War of the Rebellion: Serial 043 Page 0981 Chapter XXXIX. THE GETTYSBURG CAMPAIGN.

Search Civil War Official Records

overwhelmed by a superior foe, making every effort to cover its led horses and wounded men. The advance of the enemy reached the crest of the ridge first, but, in spite of their steady firing, two companies from my regiment, commanded respectively by Lieutenants Coleman and Cole, when ordered to take the summit of the. hill, charged with such impetuosity as to drive back the enemy, killing l and wounding 3. The enemy 'thus received a serious check, the position was gained, and the regiment was immediately disposed for still further defense. In that position we opposed the rapidly increasing number of the enemy for more than an hour, strengthening our line from time to time until the regiment was nearly all deployed and engaged in the front.

Here it was that Major Boothby and Lieutenant Hunton were wounded, while engaged urging the men to still more gallant resistance.

Subsequently the enemy massed in such numbers on our left flank as to make longer resistance impossible, and our line of skirmishers was driven back about 200 yards to a favorable position. Supported by a portion of the Fourth Pennsylvania Cavalry, the regiment defended this position against every effort of the enemy to rout it, even driving the gunners from a howitzer that the enemy had the rashness to bring within carbine range, until relieved by the Sixteenth Pennsylvania Cavalry, when it retired from the 'front and took position as support. But a short time afterward, however, the enemy opened with several pieces Of artillery, and simultaneously advanced with such overwhelming numbers as to peril the thin line of skirmishers of the Sixteenth. Observing this, I at once ordered four companies to the front just in season to render timely assistance, and shortly after the rest of the regiment became actively engaged again, and thus shared the fortunes of the rest of the day until withdrawn from the field at midnight. .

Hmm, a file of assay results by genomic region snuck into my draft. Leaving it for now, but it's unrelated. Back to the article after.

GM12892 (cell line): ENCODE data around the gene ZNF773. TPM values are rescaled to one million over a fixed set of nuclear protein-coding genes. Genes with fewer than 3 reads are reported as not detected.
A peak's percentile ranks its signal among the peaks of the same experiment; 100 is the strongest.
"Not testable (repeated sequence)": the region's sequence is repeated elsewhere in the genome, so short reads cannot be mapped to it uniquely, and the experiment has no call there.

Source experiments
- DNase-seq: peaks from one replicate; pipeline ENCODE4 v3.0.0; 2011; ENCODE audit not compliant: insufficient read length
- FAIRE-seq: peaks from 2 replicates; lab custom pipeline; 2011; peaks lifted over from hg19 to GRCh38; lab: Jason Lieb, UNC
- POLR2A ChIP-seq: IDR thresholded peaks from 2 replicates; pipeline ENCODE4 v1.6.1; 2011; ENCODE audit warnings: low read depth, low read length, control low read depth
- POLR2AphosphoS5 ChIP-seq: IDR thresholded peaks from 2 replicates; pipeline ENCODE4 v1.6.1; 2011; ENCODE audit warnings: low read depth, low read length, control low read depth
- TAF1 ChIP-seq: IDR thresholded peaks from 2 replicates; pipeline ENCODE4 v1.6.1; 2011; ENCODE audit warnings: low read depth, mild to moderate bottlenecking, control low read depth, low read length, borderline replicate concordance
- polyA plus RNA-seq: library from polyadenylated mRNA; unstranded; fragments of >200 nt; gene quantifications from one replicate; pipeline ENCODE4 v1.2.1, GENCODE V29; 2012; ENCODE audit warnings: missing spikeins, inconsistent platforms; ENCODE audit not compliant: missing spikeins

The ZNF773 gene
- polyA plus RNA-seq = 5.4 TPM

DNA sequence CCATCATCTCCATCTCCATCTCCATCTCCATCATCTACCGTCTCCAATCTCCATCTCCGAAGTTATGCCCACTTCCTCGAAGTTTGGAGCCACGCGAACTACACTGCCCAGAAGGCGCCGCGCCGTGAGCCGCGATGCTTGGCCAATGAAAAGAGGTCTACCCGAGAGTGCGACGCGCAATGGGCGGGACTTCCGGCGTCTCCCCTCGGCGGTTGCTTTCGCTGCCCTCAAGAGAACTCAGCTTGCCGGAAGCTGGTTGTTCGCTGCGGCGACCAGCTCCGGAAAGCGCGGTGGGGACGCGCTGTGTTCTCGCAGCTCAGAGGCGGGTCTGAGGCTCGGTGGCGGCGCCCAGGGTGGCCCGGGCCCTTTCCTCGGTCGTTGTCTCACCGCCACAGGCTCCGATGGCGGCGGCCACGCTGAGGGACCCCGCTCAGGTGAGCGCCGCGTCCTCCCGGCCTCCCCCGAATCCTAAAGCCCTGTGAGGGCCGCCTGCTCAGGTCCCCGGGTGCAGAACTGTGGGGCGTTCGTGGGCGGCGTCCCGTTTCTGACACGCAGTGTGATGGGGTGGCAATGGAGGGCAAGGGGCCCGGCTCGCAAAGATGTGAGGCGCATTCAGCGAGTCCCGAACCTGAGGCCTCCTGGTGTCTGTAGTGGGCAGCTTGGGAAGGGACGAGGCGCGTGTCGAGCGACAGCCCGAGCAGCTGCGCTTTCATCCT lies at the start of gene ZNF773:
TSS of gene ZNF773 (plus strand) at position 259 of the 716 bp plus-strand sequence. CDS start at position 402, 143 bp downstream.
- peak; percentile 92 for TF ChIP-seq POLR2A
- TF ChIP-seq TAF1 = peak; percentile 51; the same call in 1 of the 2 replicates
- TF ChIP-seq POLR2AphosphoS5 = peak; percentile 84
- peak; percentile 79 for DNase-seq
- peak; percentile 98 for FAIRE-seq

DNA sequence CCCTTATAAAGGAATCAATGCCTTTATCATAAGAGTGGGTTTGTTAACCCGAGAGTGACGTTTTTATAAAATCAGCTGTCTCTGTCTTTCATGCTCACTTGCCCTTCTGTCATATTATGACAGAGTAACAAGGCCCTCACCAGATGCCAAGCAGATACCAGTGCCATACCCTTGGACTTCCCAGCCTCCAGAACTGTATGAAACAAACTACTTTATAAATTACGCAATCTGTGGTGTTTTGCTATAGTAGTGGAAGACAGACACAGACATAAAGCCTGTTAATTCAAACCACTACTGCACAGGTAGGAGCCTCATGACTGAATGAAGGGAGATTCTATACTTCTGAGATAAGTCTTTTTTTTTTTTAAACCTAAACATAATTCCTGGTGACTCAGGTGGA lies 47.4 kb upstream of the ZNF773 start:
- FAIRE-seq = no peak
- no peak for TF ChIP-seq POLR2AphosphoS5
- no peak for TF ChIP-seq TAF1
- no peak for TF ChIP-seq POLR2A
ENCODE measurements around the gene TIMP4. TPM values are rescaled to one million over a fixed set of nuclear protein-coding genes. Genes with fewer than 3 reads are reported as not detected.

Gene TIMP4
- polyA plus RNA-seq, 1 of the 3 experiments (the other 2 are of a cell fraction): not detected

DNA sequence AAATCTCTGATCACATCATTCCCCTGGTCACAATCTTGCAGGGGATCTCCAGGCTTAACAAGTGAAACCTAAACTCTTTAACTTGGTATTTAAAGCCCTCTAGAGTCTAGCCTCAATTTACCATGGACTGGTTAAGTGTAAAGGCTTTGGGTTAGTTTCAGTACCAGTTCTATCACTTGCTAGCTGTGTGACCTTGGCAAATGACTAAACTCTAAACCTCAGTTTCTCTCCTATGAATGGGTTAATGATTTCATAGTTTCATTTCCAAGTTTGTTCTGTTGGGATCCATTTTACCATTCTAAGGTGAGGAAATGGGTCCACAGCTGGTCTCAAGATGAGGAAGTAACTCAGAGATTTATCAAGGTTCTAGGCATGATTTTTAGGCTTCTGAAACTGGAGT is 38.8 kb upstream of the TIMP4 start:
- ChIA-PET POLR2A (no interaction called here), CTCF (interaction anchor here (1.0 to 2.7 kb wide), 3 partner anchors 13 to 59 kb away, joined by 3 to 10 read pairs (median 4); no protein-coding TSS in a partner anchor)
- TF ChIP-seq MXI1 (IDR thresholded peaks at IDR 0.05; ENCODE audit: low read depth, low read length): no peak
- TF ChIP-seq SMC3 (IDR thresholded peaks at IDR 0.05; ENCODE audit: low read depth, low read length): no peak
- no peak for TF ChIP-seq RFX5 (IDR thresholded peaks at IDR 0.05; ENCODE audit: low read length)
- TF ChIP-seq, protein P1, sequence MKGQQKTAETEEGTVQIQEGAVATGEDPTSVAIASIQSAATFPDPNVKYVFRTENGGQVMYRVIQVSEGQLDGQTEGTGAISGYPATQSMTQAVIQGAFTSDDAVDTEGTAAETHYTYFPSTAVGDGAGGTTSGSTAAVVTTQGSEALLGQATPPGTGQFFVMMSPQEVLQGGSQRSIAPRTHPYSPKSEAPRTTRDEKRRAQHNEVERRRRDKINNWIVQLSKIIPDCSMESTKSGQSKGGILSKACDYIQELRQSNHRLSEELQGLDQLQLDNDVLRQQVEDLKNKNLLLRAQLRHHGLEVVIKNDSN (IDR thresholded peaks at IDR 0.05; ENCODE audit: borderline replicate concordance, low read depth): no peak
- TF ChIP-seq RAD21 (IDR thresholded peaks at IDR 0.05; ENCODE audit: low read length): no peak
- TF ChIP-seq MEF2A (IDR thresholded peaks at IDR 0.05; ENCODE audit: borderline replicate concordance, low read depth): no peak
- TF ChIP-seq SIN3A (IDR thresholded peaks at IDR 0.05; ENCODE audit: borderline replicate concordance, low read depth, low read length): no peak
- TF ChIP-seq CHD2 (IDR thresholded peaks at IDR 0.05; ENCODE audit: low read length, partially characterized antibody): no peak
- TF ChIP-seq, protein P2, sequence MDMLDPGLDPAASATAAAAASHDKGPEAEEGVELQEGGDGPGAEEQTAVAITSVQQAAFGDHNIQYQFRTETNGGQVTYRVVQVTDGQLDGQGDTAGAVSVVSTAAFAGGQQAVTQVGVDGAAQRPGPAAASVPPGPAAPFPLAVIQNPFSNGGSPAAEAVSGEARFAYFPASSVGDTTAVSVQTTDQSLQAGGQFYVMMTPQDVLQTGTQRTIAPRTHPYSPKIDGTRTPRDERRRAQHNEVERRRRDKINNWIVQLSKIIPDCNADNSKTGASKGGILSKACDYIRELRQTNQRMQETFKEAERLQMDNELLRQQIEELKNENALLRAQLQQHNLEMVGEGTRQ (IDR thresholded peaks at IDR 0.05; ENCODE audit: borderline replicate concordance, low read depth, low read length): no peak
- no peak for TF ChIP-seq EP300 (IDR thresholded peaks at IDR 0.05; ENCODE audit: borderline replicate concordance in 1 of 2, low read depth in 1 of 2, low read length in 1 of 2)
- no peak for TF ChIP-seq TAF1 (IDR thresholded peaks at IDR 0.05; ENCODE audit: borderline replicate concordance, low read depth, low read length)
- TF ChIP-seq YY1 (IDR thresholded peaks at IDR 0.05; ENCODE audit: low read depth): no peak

I am, lieutenant, very respectfully, your obedient servant,

C. H. SMITH,

Colonel First Maine Cavalry.

Lieutenant JOHN B. MAITLAND,

A. A. A. G., Second Brig., Second Div., Cavalry Corps.

Numbers 357. Report of Major M. Henry Avery, Tenth New York Cavalry.

NEAR JEFFERSON, VA.,

August. 13, 1863.

SIR: I have the honor to submit the following report of the part taken by my regiment in the operations of the Third Brigade, Second Cavalry Division, subsequent to the battle of Gettysburg and up to the arrival of the same at Warrenton, Va.:

On the morning of July 5, I left bivouac, about 1 miles east of Gettysburg, passing through the village on the Chambersburg. pike. The Tenth New York on that day having the right of the brigade, nearly the whole of the regiment was disposed as flankers, for the purpose of thoroughly scouring the country and arresting the numerous stragglers of the enemy, who, singly and in squads, were